5. A tubing slip pulling tool as set forth in claim 4 wherein said "U"-shaped handle is provided with a cylindrical compartment which is received therein.
6. A tubing slip pulling tool as set forth in claim 1 wherein said disc-like member is provided with a "U"-shaped handle that radially extends therefrom.
7. A tubing slip pulling tool as set forth in claim 6 wherein said "U"-shaped handle is provided with a cylindrical compartment which is received therein.
Description
BACKGROUND OF THE INVENTION

1. Field of the Invention

The present invention relates to a tubing slip pulling tool and, more particularly, to such a tool which is of a disc-like design to be placed around a tubing thereby acting as a shield to protect the worker's hands and arms and is attached to the slips by means of bolts.

2. Description of the Prior Art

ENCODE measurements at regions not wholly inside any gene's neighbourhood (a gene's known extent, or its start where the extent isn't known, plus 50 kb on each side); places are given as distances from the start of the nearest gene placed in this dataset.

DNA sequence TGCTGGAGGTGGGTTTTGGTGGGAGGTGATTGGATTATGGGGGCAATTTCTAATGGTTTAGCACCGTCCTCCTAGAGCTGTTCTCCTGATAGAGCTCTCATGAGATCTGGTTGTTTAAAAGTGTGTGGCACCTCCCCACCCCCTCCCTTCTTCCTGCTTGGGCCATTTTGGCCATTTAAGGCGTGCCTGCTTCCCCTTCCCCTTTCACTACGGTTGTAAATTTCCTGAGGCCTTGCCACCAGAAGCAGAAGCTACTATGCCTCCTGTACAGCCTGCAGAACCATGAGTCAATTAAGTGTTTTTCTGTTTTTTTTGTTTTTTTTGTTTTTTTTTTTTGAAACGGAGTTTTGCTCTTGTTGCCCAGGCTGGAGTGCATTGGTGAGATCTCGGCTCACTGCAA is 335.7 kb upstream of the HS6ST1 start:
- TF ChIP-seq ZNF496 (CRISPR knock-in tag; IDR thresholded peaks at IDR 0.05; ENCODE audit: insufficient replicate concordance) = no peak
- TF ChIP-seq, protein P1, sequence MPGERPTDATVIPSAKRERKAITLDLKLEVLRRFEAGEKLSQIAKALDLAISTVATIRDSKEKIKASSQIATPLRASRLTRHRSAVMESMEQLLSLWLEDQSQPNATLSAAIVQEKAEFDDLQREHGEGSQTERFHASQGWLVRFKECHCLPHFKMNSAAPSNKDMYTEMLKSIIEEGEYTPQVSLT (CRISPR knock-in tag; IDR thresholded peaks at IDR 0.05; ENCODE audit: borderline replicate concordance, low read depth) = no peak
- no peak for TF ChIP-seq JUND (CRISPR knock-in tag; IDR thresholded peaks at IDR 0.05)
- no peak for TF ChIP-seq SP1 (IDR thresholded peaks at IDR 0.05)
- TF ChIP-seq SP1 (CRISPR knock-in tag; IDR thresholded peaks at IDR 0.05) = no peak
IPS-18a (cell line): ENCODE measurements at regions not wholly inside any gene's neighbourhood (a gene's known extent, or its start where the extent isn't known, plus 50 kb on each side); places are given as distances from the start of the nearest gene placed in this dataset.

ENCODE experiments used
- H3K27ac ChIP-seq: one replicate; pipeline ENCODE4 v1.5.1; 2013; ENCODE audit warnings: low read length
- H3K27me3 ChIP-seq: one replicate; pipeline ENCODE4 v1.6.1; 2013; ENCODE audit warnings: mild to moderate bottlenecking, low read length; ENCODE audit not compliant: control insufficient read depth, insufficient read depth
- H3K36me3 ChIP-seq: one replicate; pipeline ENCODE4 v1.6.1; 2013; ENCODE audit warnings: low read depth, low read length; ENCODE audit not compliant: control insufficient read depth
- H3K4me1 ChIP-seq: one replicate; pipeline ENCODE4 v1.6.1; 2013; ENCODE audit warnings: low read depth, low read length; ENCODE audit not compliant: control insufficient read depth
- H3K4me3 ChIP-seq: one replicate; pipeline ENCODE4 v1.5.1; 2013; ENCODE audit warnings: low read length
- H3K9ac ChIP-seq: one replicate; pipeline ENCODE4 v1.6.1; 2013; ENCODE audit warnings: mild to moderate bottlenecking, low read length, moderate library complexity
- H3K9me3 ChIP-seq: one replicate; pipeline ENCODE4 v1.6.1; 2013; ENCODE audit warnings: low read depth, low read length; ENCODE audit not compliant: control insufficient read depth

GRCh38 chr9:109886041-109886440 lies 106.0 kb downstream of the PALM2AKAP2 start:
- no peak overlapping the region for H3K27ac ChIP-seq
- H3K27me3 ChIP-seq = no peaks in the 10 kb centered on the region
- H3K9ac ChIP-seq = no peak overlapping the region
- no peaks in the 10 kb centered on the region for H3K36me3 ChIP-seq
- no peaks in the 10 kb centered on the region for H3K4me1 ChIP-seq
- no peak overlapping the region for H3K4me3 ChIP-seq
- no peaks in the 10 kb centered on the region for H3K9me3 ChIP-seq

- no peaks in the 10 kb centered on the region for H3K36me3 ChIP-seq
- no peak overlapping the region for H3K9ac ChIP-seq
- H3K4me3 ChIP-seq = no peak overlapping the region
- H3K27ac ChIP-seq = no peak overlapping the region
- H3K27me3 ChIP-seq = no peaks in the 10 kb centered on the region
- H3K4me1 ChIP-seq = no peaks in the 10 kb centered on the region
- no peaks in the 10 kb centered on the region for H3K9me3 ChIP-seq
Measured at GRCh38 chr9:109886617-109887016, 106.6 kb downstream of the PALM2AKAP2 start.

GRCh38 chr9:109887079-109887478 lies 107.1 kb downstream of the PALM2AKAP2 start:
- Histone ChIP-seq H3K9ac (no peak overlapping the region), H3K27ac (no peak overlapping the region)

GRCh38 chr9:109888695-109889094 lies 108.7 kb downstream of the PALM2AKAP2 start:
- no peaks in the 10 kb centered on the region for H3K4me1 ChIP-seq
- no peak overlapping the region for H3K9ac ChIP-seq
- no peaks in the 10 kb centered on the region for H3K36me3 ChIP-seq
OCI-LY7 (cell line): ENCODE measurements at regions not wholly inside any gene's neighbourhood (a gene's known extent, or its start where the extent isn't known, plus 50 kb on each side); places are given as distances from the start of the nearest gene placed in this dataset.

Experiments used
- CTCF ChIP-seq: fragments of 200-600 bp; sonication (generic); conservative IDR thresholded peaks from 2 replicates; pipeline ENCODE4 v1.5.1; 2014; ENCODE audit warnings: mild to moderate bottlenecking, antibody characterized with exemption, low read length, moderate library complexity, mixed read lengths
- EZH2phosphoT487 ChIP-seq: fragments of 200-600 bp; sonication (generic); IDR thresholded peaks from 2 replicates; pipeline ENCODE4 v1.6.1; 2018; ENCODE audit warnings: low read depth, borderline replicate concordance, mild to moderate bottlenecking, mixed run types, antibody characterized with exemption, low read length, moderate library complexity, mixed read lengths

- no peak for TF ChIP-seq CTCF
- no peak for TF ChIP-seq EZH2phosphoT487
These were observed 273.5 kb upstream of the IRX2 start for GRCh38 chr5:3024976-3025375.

There is an ever increasing challenge to obtain more oil and gas from existing wells. After a well has completed its primary recovery term, some form of reworking is required to obtain the remaining oil and/or gas from the well. Usually in reworking these wells, such as during a "Frac job", the inner tubing is to be removed, however, the tubing is secured by means of tubing slips which are located within the casing head. These slips are usually removed by tightening a metal band or string around the top portion of the slips thereby releasing the slips. The slips are then lifted from the casing head and the metal band is removed. Occasionally, a slip will come loose from he metal band and drop into the casing, this then involves a long and difficult retrieval operation. This method of removal is also dangerous in that the well worker's hands and arms are exposed to the pressurized portions of the well head and to the compressed slips.